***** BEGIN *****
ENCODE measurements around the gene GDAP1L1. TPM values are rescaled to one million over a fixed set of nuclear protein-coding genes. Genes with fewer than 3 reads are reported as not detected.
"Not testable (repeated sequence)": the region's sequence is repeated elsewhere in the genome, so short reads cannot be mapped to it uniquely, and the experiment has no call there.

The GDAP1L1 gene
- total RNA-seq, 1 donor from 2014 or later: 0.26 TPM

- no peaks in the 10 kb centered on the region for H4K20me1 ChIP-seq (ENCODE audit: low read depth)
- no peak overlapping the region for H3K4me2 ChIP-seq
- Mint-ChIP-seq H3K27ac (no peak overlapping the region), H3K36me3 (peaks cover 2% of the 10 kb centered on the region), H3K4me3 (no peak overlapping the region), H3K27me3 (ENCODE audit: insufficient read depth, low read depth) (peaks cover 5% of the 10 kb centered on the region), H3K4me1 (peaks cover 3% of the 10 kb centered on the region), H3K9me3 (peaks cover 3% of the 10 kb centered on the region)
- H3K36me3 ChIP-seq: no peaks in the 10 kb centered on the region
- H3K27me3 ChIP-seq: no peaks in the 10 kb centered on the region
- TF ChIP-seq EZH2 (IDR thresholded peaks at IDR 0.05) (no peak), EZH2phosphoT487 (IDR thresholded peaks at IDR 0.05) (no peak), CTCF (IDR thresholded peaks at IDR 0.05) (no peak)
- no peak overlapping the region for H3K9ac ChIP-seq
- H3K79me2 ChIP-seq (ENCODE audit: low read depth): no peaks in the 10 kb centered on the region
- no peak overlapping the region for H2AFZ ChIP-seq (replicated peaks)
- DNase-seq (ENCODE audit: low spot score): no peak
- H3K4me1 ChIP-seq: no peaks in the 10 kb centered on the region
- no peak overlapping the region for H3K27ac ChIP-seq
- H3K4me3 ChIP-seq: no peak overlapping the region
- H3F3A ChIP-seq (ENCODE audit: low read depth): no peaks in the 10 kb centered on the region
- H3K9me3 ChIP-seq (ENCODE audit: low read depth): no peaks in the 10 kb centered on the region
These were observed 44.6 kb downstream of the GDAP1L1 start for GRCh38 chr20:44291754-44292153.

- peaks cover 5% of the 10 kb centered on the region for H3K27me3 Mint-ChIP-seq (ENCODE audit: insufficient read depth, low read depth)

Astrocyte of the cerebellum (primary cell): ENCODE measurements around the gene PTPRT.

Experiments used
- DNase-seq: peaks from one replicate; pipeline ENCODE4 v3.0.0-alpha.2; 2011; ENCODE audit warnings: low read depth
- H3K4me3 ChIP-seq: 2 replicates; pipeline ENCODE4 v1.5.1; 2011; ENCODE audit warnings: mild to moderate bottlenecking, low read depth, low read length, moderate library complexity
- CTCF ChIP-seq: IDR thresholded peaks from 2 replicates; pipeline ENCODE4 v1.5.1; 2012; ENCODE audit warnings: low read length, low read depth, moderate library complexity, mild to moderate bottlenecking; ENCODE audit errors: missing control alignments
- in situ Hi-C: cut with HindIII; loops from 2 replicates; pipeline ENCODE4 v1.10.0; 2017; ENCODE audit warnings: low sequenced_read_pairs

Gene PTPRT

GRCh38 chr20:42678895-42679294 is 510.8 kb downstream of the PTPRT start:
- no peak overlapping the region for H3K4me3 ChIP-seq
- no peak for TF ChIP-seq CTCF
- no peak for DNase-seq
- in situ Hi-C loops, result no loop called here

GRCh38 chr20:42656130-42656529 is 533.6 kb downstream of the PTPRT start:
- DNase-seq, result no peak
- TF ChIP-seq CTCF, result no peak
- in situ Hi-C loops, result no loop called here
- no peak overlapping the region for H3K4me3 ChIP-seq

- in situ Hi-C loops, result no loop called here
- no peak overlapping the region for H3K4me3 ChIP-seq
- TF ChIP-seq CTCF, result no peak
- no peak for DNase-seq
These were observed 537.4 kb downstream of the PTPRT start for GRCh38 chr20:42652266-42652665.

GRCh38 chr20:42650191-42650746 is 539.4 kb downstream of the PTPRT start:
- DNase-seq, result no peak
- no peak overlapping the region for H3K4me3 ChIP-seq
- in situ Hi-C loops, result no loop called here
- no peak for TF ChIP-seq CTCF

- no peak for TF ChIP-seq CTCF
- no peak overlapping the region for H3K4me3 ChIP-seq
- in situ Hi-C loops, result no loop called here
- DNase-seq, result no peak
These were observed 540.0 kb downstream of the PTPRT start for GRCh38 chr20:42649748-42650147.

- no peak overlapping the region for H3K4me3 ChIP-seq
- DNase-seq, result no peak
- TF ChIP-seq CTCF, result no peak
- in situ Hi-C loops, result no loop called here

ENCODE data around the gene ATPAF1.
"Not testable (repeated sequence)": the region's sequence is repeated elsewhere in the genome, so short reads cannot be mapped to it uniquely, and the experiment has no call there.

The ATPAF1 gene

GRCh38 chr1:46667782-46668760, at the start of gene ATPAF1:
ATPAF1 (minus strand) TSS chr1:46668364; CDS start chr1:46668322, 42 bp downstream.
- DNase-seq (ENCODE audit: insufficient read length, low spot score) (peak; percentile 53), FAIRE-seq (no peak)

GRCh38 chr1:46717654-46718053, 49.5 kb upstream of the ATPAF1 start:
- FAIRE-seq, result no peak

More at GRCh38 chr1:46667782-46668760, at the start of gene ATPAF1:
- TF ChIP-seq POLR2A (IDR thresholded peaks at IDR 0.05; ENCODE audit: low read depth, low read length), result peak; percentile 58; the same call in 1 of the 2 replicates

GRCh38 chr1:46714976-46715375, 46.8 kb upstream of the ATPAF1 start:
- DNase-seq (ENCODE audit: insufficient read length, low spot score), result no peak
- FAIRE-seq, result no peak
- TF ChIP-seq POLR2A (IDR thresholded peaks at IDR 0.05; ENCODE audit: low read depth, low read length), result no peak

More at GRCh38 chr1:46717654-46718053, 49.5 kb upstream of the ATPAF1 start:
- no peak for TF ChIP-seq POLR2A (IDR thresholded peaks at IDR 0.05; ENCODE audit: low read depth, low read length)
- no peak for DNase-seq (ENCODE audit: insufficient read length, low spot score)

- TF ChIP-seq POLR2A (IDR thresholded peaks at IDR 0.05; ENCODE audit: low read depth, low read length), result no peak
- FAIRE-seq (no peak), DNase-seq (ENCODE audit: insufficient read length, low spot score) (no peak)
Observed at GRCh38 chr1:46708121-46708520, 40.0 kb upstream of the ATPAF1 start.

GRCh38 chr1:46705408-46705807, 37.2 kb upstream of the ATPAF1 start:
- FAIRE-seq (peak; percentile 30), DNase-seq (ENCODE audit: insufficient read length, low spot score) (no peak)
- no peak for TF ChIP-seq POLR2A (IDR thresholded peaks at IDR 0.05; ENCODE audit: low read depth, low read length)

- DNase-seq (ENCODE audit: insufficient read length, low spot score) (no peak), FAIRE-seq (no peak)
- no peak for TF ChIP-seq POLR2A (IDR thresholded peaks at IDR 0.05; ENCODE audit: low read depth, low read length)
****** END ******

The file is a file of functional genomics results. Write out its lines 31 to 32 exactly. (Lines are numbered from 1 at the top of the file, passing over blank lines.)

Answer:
- no peak for TF ChIP-seq CTCF
- no peak for DNase-seq